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Recently, the National Labor Relations Board (NLRB) blew more gale force winds expanding the definition of joint-employer for purposes of collective bargaining, creating a potential tsunami for employers that share a contingent work force. As a result, the ruling in Miller & Anderson, Inc. and Tradesmen International and sheet Metal Workers International Association, Local Union No. 19, AFL-CIO, Case 05-RC-079249, could have broad implications for franchisors. That is particularly the case in light of the NLRB’s recent focus on prosecuting unfair law practices against McDonald’s Corporation, where it seeks to hold the franchisor liable as a joint-employer with its franchisees.
The Miller & Anderson decision is just the latest ruling from the agency broadening the limits of joint-employment. Previously in Browning Ferris, Industries (BFI), the NLRB overruled precedent that had clearly denoted boundaries defining when employees would be considered “jointly-employed” for purposes of collective bargaining. That standard determined joint-employment based on whether an employer had “direct control” of the employee’s wages as well as terms and conditions of employment.
In BFI, the company had refused to bargain with the union over employees of a third party staffing agency. In its decision on the case, the NLRB held that two or more entities can be considered joint-employers of a single workforce if they exercise even indirect control. An employer that controls terms and conditions of employment through an intermediary, for example, or has even reserved the authority to do so but not yet acted on it, could be considered a joint-employer in the wake of this ruling.
The NLRB’s decision in Miller & Anderson goes even further than BFI. It held that, unlike the general rule regarding multi-employer bargaining units, which requires employer consent for employees of two employers to be represented by one union representative, employer consent will not be necessary for bargaining units that combine jointly employed and solely employed employees of a single user employer. Instead, when determining whether a bargaining unit is appropriate, the board will apply a community of interest analysis.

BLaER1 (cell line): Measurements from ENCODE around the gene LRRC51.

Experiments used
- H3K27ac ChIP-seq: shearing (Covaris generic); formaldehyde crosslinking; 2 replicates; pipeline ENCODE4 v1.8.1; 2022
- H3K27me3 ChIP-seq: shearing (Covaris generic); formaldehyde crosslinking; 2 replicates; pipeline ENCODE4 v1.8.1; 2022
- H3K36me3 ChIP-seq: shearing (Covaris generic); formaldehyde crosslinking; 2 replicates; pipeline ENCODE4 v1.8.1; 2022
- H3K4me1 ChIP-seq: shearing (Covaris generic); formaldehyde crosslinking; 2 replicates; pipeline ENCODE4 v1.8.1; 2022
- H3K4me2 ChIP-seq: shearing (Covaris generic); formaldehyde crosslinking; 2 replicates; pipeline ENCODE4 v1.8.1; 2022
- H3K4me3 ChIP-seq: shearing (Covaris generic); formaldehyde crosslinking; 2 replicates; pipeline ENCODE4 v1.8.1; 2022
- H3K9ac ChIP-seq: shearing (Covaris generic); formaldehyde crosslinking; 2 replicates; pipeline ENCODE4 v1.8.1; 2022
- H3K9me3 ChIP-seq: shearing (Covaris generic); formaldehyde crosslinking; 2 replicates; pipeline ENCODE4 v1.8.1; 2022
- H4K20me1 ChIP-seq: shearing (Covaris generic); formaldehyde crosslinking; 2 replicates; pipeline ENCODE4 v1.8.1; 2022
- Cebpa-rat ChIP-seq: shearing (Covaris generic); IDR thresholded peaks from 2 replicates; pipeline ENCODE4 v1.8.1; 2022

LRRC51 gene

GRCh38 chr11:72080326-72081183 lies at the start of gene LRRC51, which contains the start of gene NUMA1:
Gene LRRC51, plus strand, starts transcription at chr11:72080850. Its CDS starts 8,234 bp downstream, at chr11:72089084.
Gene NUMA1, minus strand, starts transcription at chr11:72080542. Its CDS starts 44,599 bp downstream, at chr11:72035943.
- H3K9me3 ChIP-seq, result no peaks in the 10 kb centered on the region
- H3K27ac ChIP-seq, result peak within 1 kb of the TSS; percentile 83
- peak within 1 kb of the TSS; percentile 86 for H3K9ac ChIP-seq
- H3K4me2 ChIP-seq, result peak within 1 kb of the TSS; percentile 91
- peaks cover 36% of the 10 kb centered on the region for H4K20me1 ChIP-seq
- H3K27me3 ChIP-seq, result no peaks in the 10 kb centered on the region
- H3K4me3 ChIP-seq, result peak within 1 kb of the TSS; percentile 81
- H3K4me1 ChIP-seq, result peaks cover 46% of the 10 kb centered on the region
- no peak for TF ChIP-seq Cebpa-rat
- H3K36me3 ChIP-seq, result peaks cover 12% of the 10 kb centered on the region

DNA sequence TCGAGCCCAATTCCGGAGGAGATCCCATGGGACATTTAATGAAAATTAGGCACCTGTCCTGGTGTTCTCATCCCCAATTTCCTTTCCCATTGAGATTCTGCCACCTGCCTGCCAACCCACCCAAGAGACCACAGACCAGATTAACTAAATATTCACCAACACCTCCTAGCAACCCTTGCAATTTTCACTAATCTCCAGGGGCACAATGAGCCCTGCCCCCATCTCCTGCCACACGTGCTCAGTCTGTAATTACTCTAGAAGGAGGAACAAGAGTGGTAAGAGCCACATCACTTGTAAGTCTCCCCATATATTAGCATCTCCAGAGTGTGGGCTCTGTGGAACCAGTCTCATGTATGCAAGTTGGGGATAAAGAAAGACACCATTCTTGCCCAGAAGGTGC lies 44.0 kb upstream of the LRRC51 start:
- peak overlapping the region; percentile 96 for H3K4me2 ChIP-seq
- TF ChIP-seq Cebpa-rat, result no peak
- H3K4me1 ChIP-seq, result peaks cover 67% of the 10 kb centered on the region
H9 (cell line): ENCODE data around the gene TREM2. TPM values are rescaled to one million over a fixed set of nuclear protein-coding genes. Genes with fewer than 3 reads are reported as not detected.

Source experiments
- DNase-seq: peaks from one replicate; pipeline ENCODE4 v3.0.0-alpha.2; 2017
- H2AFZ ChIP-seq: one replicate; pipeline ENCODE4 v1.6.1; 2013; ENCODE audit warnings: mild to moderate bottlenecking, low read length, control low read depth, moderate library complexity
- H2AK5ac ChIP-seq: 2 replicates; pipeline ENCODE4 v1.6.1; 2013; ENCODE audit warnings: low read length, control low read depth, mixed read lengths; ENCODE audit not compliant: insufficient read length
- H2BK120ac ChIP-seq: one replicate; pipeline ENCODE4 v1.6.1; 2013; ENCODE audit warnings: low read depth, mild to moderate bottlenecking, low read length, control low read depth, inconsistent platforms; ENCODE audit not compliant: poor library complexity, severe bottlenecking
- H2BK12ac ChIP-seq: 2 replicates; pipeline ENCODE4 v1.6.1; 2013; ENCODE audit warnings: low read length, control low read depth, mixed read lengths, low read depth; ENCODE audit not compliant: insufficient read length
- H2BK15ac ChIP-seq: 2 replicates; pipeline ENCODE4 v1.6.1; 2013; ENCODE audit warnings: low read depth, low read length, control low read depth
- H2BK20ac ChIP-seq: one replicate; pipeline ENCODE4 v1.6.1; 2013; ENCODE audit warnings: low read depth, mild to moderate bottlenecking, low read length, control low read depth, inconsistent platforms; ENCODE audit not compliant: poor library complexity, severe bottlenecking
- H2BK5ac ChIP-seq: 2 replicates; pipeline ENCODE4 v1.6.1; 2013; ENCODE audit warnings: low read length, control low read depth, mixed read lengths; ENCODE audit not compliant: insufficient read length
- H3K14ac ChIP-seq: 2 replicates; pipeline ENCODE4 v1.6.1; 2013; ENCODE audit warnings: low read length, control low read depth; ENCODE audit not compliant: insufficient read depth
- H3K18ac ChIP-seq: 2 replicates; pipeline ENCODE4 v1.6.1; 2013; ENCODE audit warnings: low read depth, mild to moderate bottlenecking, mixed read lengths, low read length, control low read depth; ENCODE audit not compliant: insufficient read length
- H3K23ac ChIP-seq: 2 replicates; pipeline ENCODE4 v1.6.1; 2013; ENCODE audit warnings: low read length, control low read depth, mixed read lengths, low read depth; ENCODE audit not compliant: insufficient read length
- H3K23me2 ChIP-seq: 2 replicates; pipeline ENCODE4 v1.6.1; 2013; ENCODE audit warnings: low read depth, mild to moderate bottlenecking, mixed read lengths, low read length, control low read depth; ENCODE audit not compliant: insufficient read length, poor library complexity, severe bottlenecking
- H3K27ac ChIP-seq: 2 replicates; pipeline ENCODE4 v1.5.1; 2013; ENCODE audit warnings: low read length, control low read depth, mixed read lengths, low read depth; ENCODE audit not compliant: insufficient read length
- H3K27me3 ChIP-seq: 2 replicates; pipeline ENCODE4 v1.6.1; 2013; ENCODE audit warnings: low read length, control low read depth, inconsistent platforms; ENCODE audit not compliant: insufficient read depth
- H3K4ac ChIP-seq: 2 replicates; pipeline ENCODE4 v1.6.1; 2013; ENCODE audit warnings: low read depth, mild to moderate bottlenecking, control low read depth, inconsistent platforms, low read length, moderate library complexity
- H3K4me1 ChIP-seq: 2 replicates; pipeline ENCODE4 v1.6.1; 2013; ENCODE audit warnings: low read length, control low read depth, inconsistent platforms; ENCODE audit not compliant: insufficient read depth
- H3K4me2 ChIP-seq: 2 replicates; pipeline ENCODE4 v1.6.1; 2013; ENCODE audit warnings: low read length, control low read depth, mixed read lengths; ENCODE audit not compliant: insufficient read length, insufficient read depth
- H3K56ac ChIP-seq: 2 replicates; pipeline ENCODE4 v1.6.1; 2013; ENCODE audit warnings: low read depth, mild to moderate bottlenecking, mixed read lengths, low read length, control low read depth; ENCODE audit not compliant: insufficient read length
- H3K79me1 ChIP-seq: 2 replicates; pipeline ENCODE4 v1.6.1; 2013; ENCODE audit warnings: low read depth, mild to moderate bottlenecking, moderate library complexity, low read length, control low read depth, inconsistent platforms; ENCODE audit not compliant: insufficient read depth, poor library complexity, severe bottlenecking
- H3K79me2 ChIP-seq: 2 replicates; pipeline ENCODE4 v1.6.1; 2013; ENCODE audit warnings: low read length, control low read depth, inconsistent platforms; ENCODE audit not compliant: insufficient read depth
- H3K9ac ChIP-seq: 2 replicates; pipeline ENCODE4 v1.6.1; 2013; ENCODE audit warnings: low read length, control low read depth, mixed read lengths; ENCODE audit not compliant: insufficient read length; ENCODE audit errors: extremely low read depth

Because of these recent decisions of the NLRB, franchisors and employers who use contingent workforces may be struggling to survive a flood of collective bargaining efforts and allegations of unfair labor practices.
These situations can be disastrous on a practical level for some employers, especially those who supply leased employees to various other clients. Because this decision makes it much easier to unionize the contingent employees, who many times are located at separate employers and thus lack the contact and continuity to forge relationships and leverage to actively bargain, those supplier employers will find themselves engaged in multiple collective bargaining efforts with multiple bargaining units. Additionally, they will be forced into bargaining with employees they have no relationship with at all.